Fatigue Fracture of a Cast Chromium-Molybdenum Steel Pinion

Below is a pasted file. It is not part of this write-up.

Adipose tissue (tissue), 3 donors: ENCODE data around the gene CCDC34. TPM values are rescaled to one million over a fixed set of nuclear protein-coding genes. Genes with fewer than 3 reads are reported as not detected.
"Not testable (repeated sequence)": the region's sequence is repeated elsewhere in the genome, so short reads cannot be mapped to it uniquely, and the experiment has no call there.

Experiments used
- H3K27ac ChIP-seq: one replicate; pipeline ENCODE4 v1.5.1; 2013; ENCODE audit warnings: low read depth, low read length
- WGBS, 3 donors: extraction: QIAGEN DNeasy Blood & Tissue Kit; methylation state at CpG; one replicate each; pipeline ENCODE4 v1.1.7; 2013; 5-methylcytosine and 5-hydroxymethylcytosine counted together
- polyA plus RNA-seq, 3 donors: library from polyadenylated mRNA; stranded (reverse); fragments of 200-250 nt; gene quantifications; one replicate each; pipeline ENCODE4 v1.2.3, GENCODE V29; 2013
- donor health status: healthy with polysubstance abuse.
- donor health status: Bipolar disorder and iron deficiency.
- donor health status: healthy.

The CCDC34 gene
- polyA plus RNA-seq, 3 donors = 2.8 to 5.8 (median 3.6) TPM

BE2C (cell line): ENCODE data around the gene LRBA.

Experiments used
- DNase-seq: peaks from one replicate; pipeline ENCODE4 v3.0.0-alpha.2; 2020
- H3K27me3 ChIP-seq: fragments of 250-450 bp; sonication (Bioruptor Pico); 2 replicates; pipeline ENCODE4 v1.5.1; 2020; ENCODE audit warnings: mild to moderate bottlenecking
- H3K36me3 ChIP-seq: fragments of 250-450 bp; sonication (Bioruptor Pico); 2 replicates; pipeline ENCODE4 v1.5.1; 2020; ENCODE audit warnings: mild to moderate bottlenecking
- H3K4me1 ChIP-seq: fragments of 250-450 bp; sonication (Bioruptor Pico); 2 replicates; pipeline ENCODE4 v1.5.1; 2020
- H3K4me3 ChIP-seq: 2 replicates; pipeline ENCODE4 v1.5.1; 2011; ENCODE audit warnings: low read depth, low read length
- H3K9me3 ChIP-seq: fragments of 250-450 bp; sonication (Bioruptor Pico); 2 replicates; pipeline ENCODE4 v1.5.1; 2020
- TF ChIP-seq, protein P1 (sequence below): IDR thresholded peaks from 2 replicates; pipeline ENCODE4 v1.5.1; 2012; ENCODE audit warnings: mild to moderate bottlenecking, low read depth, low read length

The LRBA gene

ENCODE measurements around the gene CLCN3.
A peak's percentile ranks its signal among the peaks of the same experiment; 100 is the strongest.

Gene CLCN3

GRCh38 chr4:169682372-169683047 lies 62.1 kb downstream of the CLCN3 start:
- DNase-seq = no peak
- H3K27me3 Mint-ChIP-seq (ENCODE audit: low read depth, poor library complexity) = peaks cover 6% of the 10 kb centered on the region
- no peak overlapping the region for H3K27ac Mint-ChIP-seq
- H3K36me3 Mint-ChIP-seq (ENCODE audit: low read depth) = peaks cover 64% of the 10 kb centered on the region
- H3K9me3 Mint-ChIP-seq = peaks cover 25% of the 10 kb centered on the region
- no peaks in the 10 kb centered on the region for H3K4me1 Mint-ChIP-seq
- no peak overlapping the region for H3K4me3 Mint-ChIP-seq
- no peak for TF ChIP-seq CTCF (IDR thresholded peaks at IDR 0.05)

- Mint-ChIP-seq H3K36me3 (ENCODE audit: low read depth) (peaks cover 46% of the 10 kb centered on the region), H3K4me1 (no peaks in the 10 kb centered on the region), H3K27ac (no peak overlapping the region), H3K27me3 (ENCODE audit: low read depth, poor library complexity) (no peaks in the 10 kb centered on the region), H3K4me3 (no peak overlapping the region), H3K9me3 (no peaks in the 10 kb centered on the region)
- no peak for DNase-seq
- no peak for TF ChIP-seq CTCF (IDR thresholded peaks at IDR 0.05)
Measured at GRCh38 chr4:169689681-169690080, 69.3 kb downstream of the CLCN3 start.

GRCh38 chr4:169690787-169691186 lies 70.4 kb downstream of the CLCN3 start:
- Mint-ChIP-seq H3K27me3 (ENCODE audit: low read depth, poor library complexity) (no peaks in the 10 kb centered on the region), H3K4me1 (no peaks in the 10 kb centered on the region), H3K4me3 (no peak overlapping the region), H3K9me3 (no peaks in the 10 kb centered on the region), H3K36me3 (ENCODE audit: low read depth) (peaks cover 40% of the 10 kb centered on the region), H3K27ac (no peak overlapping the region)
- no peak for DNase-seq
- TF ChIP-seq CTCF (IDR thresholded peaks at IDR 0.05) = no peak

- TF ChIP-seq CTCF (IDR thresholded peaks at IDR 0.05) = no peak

A cast countershaft pinion on a car puller for a blast furnace broke after one month of service; expected life was 12 months. The pinion was specified to be made of 1045 steel heat treated to a hardness of 245 HRB. The pinion steel was analyzed and was a satisfactory alternative to 1045 steel. The pinion was annealed before flame or induction hardening of the teeth to a surface hardness of 363 HRB and a core hardness of 197 HRB. The broken pinion had a tooth which had failed by fatigue fracture through the tooth root because of the low strength from incomplete surface hardening of the tooth surfaces. Contributing factors included uneven loading because of misalignment and stress concentrations in the tooth roots caused by tool marks. Greater strength was provided by oil quenching and tempering the replacement pinions to a hardness of 255 to 302 HRB. Machining of the tooth roots was revised to eliminate all tool marks. Surface hardening was applied to all tooth surfaces, including the root. Proper alignment of the pinion was ensured by carefully checking the meshing of the teeth at startup.